42 percent of employed millennials, 26 percent of Gen X-ers, and 11 percent of Baby Boomers currently have student loans.
Of those with loans, 79 percent of Millennials, 66 percent of Gen X-ers, and 80 percent of Baby Boomers say their payments have a moderate to significant impact on their ability to meet other financial goals.
So, if student loans are the bane of your existence, you’re not alone. Sure, you were educated at the undergraduate, graduate or conservatory program of your dreams. But now those monthly payments have hit the fan with overwhelming velocity, making it difficult navigate the most efficient pay down strategy. And yet with some ingenuity and knowledge of the system, I’ve seen payments go down from $1,000 a month to $0 without impacting the date of loan forgiveness in the future.
The issue here is that each situation is unique and there are no hard and fast rules or formulas to show you what will be the best over the course of your lifetime, especially when you are a freelance performer with an uneven income. When in doubt, here is a hierarchy of questions to ask yourself to get going in the right direction.
- Can you pay your student loan at its current level?
- Can you pay it and save 20 percent of income?
- Can you pay it, save 20 percent of income, and keep all debt payments total under 15 percent of income? (If you can, rock on!)
- Are you struggling to pay your loan at its current level? Or overpaying unnecessarily?
- Have you explored Income Driven Repayment?
- Are you splitting your available money between debt payments and savings?
- Do you have an interest rate that is lower or higher than five?
- Do you work for a not for profit company?
- Is your income significantly higher or lower than normal?
When approaching student loan strategies, first worry about today (monthly cash flow), then a plan for the long term (retirement planning), and then balance the two to achieve maximum lifelong wealth and security. Actors have a unique advantage when it comes to this because their income is inconsistent and they work for a variety of employers. With each tax return, beneficiaries (or victims) of student loans can apply for the payment option that best fits them. While each loan is different, here are the general payment options available:
Standard 10-year Repayment: If you have never changed your payment structure, this is you. It is also generally the highest monthly payment.
Extended Repayment (25 or 30 years): Exactly what it sounds like. You pay longer but the monthly payments are significantly less than the standard repayment.
Income Driven Repayment: You tell the Department of Education how much you make, where you live and your family size, and they determine the percentage of that they require as payment. If there is still any amount of the loan left unpaid, it is “forgiven” at the end of the pay period. “Forgiven” in the world of student loans means that whatever amount is outstanding at the predetermined time you don’t have to pay back in full, however, you must pay income tax on that amount. (If the forgiveness is due to non-profit work, no tax is due either!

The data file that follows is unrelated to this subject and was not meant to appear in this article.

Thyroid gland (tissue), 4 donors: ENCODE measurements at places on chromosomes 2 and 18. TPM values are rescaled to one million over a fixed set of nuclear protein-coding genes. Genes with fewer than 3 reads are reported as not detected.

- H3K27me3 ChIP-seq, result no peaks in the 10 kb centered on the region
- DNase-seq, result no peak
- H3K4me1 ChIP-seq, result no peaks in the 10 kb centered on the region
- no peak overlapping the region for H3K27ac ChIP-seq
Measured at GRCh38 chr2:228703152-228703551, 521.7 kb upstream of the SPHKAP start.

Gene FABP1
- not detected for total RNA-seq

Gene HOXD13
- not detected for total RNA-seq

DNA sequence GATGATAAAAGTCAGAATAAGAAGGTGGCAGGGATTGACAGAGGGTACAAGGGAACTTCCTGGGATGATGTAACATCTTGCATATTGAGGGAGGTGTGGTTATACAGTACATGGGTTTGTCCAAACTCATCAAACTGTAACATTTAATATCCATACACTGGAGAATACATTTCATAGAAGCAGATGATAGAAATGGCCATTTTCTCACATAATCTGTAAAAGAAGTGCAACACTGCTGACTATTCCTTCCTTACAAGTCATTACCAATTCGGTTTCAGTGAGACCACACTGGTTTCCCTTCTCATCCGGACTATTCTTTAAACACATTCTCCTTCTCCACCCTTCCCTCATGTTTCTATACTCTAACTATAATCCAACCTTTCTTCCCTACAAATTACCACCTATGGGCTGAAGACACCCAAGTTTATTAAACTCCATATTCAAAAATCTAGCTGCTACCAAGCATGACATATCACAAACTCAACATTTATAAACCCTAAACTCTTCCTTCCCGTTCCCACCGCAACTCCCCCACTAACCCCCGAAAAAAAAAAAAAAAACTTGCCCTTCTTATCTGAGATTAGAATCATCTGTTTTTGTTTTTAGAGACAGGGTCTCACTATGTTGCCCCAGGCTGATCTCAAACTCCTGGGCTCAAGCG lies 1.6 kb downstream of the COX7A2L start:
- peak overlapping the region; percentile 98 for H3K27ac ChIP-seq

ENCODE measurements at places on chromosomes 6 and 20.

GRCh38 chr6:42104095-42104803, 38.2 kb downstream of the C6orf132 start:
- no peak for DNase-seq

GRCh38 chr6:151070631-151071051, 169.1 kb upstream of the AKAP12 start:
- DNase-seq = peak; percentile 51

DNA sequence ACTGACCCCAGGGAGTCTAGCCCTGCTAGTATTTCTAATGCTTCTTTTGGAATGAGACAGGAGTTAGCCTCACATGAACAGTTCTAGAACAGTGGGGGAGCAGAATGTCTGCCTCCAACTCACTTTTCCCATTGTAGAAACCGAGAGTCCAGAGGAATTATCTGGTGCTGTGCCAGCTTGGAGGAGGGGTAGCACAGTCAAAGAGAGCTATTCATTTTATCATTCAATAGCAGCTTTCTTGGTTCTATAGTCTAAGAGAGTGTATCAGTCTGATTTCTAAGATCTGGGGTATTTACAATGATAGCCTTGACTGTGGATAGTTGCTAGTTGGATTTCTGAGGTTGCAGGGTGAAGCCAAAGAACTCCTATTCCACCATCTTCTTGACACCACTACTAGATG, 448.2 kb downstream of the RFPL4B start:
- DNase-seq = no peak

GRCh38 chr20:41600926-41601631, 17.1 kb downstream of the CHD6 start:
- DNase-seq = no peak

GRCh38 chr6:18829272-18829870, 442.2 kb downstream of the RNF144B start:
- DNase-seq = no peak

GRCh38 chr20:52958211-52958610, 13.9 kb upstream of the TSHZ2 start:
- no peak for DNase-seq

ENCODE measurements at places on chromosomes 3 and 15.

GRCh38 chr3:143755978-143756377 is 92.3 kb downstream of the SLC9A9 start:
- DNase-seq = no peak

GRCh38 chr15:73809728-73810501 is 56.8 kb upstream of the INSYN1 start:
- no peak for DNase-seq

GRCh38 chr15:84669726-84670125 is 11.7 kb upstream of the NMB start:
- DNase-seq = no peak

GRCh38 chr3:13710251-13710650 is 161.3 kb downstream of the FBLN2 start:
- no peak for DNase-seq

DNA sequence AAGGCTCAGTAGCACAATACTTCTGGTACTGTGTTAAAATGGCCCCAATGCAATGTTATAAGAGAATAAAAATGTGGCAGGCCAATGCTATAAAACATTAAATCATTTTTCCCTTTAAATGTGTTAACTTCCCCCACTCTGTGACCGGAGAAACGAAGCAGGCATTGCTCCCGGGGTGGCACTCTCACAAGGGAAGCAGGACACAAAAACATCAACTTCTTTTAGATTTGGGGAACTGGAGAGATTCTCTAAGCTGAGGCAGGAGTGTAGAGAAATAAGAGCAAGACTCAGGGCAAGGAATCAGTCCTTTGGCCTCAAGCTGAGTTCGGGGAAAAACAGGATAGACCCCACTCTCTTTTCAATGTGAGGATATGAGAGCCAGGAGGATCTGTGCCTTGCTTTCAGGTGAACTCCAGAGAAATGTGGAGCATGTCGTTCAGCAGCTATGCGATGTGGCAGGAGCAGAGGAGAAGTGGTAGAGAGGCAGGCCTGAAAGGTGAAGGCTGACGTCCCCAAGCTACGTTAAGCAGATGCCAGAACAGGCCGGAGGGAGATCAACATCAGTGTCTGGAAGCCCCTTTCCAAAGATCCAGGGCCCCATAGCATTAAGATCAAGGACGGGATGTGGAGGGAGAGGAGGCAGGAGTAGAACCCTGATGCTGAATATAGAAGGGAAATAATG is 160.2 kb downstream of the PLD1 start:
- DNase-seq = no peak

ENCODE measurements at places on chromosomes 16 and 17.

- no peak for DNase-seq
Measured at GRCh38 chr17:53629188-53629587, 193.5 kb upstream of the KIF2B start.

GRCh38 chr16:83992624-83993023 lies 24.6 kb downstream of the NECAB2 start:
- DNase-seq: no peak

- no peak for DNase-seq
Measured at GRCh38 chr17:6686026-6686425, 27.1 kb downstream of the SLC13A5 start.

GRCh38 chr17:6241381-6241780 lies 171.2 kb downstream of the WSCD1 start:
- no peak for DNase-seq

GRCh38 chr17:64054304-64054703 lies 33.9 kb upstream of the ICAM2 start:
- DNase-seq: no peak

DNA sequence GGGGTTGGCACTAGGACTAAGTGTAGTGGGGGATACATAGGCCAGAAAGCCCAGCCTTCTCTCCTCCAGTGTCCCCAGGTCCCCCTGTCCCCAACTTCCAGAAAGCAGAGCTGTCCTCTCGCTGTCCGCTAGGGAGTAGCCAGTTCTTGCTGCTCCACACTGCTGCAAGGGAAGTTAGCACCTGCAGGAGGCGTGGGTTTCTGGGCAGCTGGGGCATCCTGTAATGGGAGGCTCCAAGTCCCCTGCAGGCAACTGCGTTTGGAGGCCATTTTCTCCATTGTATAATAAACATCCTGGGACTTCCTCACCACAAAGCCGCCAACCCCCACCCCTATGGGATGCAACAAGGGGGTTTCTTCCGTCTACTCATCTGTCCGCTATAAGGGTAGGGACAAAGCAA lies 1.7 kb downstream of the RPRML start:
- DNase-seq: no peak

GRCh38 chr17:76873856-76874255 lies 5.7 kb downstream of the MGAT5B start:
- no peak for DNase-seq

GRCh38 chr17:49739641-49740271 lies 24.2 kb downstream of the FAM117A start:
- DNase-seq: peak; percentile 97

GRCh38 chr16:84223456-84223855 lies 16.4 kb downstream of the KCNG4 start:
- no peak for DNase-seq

But which of these is right for you?! Consider the following:
Debt payments should never (in total) exceed 15 percent of your income, including mortgages, car payments, credit cards, student loans, etc. Why? Well, if about 40 percent of income goes to taxes and fees, and 20 percent is the ideal savings rate, that leaves 40 percent of your income to spread between debt payments and lifestyle. Which would you rather enjoy?
If the interest rates are higher than 5 percent on your loan, they become more of a priority to pay back. If they’re under 5 percent, let ’em ride. Why? Imagine you’re running forward at five miles per hour but there is a headwind pushing back at you at seven mph—you are essentially moving backward by two miles per hour (or 2 percent a year). And why 5 percent? Because that is the average growth in the stock market over the last 90 years.
If your income for a year is low, income-driven repayment may be for you. If that number is high, income-driven repayment might not be the best options (depending on the outstand loan amount) but you also have the option of throwing some extra cash at those high interest loans or doing some extra savings.
Start by inputting your information into the Repayment Estimator on studentsloans.gov and if you need more help or guidance, consult a professional who has experience with student loans and with actors. They’ll have this on lock down.
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and do not necessarily reflect the opinions of Backstage or its staff.